His influences appear to be Golden Age comic art and I see a lot of Ditko in it too. Like Ditko inked by Frank Giacoia There are many short stories, odd inking and colour jobs since Leave it Chance but I just want to highlight the work which has spoken to me, of which there's enough.
His first comics work was on Richard Comely's Captain Canuck which I was given by a good friend. I don't know that the story stood the test of time but Freeman but you can see Freeman's foundation as a stylist clearly. He participated in most issues either finishing over layouts and colouring or drawing himself. Interesting but just the start.
His break in American comics came on a four issue Jack Of Hearts mini series with Bill Mantlo. Marvel around this time also published several George Freeman stories in Marvel Fanfare, home of recycled try out and inventory strips which are also nice! A servicable enough mini with a weird alien protagonist, I guess it's a very 80s Marvel series. Well worth a look though.
This was followed by a nice Batman/Catwoman Brave & The Bold working dominating Joe Staton (including a gag that slipped by editorial about a shoe shop called Pedo Phile)
Following a very nice strip with Peter Milligan (reprinted below), his next significant work was following P Craig Russell woking over Michael T Gilbert's layouts for Roy Thomas' scripts on Elric. The last leg of this work looks a little hurried but the examples above are from Weird Of The White Wolf #1 which is strikingly pretty!! That great First comics look that you also see on Nexus, great colours.
Batman Annual 11 contains a pitch PERFECT Batman story with Alan Moore. Similar to the best issues of the Batman Adventures. I was very happy to hear Moore also prefers this story to Killing Joke. Freeman's art gracefully leads you through a nutty Clayface's love for a shop manequin and jealousy of Batman's presence around the store.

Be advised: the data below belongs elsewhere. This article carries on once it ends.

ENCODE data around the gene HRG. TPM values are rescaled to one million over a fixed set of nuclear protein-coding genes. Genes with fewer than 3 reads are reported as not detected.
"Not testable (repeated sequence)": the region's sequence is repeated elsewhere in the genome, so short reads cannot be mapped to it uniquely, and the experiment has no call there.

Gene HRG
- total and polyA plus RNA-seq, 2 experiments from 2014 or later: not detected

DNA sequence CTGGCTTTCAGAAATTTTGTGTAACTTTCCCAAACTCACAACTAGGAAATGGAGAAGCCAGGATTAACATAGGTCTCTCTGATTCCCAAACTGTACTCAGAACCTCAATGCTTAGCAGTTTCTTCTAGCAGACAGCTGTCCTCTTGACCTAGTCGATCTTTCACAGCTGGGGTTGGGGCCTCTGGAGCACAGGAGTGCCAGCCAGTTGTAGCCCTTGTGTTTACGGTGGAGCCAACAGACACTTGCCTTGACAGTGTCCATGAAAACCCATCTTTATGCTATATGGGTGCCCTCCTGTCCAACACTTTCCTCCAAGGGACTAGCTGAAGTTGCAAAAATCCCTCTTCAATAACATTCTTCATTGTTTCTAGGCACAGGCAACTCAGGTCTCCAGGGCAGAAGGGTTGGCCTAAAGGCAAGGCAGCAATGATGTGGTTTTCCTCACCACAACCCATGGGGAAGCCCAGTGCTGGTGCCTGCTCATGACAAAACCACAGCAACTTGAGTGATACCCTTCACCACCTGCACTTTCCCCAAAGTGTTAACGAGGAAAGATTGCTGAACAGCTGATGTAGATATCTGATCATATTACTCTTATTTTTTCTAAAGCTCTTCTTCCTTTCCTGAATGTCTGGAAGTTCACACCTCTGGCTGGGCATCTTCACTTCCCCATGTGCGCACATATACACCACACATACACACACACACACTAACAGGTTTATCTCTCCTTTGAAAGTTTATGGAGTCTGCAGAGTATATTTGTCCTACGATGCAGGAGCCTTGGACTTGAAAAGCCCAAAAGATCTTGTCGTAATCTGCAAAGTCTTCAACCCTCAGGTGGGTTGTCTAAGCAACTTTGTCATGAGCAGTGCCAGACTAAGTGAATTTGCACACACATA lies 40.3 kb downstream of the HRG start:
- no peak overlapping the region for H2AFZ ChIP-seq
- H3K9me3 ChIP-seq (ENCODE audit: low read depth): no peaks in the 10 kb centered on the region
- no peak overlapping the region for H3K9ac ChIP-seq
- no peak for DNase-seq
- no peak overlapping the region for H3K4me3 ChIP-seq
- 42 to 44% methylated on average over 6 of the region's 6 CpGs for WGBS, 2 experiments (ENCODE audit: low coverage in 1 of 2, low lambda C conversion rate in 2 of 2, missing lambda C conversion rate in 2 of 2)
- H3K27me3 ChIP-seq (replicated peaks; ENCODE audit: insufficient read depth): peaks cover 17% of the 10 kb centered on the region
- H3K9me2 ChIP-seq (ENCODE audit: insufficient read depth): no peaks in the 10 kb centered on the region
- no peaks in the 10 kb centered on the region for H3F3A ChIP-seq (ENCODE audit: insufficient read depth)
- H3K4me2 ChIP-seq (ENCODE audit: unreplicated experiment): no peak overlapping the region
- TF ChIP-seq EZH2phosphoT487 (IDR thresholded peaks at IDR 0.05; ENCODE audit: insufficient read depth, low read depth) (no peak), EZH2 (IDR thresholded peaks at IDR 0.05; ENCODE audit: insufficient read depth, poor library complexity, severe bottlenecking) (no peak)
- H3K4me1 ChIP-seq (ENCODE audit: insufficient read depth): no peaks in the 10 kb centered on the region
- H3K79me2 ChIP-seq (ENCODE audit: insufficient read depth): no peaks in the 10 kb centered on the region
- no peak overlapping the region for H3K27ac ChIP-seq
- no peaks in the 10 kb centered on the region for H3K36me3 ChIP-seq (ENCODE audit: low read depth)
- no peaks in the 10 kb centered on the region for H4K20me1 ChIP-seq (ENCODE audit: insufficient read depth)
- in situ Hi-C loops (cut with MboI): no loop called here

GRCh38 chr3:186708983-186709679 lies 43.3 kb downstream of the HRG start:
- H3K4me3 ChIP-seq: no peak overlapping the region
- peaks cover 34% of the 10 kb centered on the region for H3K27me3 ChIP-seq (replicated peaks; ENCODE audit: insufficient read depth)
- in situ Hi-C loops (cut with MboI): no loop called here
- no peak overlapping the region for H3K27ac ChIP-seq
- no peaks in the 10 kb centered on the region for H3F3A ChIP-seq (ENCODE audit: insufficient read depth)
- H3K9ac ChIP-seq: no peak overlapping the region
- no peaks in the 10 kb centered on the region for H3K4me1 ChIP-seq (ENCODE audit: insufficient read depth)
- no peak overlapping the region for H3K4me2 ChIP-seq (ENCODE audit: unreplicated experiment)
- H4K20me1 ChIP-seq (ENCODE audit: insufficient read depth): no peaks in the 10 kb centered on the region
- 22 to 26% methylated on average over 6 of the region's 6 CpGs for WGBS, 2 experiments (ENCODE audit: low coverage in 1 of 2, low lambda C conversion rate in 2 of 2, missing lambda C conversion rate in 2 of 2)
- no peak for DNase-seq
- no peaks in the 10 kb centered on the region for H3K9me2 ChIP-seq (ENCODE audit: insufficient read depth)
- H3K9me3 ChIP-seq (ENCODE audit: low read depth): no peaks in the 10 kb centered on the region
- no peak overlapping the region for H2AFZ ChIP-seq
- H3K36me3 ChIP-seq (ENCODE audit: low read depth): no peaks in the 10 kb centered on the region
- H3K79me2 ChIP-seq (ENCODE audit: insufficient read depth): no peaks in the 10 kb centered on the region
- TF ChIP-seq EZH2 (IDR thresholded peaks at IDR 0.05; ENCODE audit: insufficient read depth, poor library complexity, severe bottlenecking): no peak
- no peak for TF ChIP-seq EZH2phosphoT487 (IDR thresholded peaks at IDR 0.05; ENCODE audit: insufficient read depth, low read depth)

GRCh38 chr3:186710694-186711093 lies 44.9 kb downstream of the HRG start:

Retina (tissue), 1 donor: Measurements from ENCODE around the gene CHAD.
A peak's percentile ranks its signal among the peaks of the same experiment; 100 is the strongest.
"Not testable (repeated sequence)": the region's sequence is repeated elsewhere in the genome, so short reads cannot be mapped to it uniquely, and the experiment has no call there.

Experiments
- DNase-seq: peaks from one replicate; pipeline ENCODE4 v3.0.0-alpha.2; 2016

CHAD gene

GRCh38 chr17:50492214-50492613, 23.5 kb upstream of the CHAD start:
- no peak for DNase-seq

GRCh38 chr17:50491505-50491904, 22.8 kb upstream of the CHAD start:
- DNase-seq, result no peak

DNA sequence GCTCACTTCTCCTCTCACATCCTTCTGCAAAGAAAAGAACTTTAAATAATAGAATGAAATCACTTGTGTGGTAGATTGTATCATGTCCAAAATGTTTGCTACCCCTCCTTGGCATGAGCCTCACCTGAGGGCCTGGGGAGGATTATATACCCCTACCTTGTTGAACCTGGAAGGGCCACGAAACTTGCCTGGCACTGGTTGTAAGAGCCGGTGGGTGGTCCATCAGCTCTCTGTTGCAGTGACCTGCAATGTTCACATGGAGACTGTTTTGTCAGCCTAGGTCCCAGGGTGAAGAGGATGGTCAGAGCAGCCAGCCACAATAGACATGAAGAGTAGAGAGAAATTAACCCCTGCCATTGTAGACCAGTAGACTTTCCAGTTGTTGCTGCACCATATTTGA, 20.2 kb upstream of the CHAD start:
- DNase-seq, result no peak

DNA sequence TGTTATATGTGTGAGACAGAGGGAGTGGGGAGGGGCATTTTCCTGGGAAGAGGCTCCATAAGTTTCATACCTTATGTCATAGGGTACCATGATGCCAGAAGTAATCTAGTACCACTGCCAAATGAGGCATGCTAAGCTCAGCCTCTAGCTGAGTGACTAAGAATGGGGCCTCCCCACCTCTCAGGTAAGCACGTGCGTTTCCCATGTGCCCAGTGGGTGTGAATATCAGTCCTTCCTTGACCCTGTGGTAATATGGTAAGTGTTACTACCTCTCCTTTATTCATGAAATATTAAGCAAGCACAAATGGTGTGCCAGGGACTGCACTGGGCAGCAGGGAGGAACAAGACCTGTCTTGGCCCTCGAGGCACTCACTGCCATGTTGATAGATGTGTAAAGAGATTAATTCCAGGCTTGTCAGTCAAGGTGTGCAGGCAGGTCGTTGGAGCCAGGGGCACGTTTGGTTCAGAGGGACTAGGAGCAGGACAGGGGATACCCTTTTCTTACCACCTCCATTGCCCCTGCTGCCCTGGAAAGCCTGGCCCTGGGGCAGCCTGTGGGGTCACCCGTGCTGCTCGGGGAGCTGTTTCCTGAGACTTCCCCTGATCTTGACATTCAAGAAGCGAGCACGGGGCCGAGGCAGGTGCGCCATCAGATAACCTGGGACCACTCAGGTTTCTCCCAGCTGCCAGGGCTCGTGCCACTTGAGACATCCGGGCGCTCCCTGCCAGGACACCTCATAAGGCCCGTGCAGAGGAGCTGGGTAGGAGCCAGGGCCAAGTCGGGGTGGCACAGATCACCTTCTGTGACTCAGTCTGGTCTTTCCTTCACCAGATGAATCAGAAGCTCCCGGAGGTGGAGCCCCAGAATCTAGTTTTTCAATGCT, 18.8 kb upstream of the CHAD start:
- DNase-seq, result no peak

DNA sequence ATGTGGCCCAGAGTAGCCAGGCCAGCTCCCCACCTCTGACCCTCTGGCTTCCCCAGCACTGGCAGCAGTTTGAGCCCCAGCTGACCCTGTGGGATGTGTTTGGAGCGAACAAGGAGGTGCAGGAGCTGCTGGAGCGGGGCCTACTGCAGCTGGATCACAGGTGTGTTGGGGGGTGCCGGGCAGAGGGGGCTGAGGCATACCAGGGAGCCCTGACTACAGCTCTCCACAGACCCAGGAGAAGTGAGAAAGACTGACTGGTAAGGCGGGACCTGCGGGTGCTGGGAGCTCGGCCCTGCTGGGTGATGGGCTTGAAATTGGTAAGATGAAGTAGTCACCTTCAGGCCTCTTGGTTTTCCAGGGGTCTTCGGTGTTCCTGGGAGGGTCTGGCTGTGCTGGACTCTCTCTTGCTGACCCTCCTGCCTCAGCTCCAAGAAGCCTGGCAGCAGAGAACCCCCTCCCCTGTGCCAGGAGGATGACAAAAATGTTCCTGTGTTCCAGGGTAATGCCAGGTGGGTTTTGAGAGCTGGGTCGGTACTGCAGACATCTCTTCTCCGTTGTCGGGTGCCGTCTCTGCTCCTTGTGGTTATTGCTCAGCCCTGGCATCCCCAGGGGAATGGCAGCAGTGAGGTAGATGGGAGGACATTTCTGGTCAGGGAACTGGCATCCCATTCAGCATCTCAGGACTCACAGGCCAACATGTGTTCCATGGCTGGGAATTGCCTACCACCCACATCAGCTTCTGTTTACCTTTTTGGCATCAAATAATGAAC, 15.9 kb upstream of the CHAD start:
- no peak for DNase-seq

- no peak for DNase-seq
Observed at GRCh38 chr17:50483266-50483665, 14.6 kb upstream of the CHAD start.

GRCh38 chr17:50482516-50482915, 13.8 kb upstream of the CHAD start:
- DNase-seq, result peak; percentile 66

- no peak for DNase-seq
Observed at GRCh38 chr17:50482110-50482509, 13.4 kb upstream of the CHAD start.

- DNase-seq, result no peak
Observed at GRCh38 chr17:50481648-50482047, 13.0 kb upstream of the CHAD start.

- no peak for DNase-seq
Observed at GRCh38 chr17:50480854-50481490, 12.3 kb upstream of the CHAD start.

A Secret Origin story of the Golden Age Green Lantern with Roy Thomas, complete with World Trade Fair and the prototypical "Lantern Jaw" is very well suited to his style.
Next up was a blackly comic anthology called Wasteland with comic Del Close, John Ostrander, Bill Messner Loebs, David Lloyd, Don Simpson. Freeman contributed half a dozen strips though only the one above from issue 4 managed to shine, neon lit. All the rest are very nice but kind of washed out. All round a series worth looking at if you come across it cheap or they ever finally collect it somewhere.
There was a Block Widow Marvel Graphic novel he did with Gerry Conway but artwise there are some shocking moments due to a cocktail of inkers. Not a highpoint but a curiousity.
His last significant work for the either of the two big US publishers was an 8 page strip over Stuart Immonen. He's been paired with some shockingly mediocre artist in order, I guess, to drag them up a notch but this pairing was beautiful, each page about a different Legionnaire in a different style. I would love to see more.
There are many more bits and pieces but Freeman, truth being there's probably some in everyone's collection in some shape or form; inking Tarzan, Star Wars, JLA, colouring Nexus, X-Files.
His last big body of work was a Mr Monster story of 48 pages of Mr Monster craziness. Fun enough but I want more!!!!!
Below is a stip with Peter Miligan from Pacific Comics' Vanguard 6. A classic feeling with Wally Wood and Steranko over and undertones. Enjoy.